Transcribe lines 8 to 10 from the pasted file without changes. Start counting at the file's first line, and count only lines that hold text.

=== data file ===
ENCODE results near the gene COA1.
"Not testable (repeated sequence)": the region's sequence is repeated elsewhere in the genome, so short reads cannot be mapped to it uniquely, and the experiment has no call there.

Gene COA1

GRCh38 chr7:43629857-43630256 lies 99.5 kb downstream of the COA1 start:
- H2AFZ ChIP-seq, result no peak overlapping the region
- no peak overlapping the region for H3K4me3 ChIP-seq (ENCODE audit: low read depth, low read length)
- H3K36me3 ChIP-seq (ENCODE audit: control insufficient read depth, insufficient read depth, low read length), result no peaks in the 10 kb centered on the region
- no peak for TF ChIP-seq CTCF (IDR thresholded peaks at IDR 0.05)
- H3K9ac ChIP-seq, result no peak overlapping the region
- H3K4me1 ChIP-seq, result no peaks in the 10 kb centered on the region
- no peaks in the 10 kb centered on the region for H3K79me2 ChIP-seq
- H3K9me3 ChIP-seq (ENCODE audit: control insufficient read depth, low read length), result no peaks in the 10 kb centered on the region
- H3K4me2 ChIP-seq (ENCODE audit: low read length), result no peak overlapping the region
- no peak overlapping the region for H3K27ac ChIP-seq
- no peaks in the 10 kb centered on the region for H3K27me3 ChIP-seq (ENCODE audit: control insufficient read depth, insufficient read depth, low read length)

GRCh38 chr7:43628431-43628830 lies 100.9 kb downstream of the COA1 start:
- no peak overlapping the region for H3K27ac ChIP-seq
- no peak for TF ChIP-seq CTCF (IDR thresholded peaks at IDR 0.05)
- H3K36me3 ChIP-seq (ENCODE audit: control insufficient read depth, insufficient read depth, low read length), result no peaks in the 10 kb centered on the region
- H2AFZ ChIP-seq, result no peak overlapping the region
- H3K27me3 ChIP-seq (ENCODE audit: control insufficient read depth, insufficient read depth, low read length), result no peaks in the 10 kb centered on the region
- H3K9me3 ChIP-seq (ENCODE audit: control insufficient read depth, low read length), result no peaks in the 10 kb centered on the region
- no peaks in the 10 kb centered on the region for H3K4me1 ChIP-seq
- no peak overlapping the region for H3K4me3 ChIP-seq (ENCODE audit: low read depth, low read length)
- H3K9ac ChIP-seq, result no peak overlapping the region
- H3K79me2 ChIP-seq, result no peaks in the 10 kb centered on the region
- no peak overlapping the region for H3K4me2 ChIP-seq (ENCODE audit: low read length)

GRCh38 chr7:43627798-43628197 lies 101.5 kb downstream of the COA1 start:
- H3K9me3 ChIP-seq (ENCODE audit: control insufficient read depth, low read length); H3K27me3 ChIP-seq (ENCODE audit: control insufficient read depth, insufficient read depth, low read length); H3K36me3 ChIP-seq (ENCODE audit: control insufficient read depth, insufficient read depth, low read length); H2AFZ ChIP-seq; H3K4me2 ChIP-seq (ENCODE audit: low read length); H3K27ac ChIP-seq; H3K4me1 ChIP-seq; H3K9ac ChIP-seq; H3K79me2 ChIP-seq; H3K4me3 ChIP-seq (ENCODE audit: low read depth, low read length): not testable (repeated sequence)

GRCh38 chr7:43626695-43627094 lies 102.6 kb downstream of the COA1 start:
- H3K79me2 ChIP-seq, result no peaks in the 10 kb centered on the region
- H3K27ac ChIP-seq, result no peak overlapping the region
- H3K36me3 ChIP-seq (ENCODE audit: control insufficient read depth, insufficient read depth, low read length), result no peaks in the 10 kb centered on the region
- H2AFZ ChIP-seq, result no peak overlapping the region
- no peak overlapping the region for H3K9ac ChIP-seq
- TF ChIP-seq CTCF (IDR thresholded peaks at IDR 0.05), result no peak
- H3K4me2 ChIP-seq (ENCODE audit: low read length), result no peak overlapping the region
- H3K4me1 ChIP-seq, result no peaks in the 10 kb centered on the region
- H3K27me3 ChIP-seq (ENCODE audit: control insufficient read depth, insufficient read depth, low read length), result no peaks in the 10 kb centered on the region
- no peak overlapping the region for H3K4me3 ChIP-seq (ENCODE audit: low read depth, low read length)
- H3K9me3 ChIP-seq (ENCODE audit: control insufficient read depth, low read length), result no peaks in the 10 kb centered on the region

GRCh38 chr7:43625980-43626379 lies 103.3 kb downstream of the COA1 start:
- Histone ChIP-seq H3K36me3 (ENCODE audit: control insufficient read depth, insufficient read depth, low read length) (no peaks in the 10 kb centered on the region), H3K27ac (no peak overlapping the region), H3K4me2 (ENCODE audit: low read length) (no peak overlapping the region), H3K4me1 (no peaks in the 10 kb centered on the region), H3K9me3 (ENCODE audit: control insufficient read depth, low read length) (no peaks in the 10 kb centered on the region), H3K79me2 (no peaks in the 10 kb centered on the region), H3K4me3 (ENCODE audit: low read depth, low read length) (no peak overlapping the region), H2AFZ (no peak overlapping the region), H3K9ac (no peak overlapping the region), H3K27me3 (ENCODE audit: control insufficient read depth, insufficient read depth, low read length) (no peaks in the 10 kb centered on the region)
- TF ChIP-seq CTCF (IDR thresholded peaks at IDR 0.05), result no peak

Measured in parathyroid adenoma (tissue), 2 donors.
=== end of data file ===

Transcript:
- no peak for TF ChIP-seq CTCF (IDR thresholded peaks at IDR 0.05)
- H3K9ac ChIP-seq, result no peak overlapping the region
- H3K4me1 ChIP-seq, result no peaks in the 10 kb centered on the region